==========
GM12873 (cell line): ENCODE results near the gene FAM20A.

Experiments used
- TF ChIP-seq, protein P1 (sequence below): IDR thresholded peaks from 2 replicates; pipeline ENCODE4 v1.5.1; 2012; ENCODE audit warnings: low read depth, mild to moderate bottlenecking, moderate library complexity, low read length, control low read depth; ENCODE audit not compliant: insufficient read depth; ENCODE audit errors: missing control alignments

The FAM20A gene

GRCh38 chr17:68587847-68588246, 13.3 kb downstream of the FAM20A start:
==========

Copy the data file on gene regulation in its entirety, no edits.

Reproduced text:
GM12873 (cell line): ENCODE results near the gene FAM20A.

Experiments used
- TF ChIP-seq, protein P1 (sequence below): IDR thresholded peaks from 2 replicates; pipeline ENCODE4 v1.5.1; 2012; ENCODE audit warnings: low read depth, mild to moderate bottlenecking, moderate library complexity, low read length, control low read depth; ENCODE audit not compliant: insufficient read depth; ENCODE audit errors: missing control alignments

The FAM20A gene

GRCh38 chr17:68587847-68588246, 13.3 kb downstream of the FAM20A start: